Legal Technology Definition
Legal technology is a broad term which describes a wide range of software and services which support law firms and legal teams. This could include practice management software, billing/time tracking software, ediscovery software, document management software, or even physical hardware such as a scanner.
Although the legal industry tends to adjust slowly to new technology trends, lawtech companies are leading the charge towards innovation within law firms. For example, many law firms still keep large amounts physical documents around as opposed to electronic versions which can be managed and organized more efficiently using software.
The DIY Revolution
Many law tech companies are pushing for DIY (do-it-yourself) solutions. Traditionally, many law firms have outsourced their technology needs to third party service providers or consultants. The enormous price tag associated with these services is often inaccessible to small/medium sized litigation or to clients who are price sensitive. Law firms that invest in their in-house team can take advantage of growing technologies by training staff to conduct these services themselves. Many law tec companies offer some hybrid of software, training and services which allow law firms to get “over the hump” in moving towards efficient and established lawtech practices while ensuring they have experts to turn to when technical issues arise. By learning to do it yourself, or training your in-house staff to understand law technology workflows, your firm will create huge cost savings which you can pass on to the client.
ABA model rule 1.1 [comment 8] proscribes a mandatory duty of technological competence.
“To maintain the requisite knowledge and skill, a lawyer should keep abreast of changes in the law and its practice, including the benefits and risks associated with relevant technology.”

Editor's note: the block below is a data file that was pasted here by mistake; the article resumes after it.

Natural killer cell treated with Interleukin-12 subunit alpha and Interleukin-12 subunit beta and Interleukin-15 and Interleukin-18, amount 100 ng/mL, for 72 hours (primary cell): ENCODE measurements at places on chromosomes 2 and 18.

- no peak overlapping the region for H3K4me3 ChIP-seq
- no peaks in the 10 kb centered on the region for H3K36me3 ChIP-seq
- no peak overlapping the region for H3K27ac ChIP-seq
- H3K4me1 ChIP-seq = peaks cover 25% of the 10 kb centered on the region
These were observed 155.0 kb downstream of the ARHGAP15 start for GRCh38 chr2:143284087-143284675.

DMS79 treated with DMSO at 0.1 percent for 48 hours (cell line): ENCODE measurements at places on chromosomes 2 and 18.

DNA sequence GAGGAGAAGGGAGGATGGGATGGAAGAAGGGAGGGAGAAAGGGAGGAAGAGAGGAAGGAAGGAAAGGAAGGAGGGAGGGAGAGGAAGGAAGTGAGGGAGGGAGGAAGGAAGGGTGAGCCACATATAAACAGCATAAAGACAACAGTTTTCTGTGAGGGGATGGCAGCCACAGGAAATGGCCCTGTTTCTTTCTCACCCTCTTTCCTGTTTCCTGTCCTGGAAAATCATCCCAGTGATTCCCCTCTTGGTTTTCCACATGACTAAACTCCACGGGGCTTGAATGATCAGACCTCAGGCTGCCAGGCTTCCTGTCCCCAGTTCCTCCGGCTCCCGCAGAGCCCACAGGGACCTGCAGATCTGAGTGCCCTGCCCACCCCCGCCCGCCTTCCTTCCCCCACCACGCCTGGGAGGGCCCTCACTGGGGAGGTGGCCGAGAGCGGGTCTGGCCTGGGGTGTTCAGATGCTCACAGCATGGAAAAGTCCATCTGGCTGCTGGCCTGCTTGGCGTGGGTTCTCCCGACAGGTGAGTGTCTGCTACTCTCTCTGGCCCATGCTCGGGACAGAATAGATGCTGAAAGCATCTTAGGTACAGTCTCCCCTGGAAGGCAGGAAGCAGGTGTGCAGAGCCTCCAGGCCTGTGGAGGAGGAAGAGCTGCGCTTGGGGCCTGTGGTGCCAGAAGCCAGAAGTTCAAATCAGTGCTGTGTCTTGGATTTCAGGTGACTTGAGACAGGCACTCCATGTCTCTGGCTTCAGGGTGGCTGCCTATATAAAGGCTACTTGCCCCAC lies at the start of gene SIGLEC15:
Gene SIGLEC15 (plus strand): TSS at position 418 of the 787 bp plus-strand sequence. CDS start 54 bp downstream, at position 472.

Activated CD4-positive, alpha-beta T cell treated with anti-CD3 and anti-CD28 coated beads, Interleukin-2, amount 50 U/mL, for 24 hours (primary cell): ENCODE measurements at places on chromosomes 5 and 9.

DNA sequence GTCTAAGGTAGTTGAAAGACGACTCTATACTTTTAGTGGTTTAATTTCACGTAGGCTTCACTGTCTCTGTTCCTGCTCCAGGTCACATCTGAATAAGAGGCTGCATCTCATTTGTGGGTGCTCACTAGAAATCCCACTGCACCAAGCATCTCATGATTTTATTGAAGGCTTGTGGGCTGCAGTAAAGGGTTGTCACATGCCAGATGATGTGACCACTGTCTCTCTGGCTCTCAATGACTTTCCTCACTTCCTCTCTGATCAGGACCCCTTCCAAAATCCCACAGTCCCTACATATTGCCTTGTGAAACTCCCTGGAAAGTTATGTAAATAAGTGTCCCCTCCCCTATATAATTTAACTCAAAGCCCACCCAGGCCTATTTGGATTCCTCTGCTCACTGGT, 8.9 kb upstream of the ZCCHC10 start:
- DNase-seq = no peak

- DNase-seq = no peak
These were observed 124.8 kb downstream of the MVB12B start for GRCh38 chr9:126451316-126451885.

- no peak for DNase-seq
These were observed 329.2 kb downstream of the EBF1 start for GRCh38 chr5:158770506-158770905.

This duty of technological competence is paramount in federal courts but has also been picked up by 38 states. In most courts, lawyers are expected to be technologically proficient. With legal software becoming accessible and affordable, arguments regarding proportionality must adapt and acknowledge the growing software capabilities of the modern era. For example: while it may have been unduly burdensome to review 100,000 paper documents 10 years ago, this should be a much simpler task today with the right technology to cull electronic documents.
Compare LawTech Vendors
Technology in the legal industry can be researched and compared using software directory websites like Capterra and G2. This will provide an opportunity to compare products 1:1 which may include discussions of pricing, features, training benefits and other services. Digital WarRoom, for example offers a 1 hour software demo via Zoom screenshare as a way to discuss specific requirements, demonstrate the tool and review pricing options. Legal tech workflows can change dramatically across tools, so these demos provide a way to gage the functionality and ease of use – depending on what you are looking for. Also keep an eye out for pricing pages. As a rule of thumb experts recommend placing more trust in vendors who post their pricing publicly on their website. These technology decisions are ultimately up to you and your team and can vary greatly depending on your needs.
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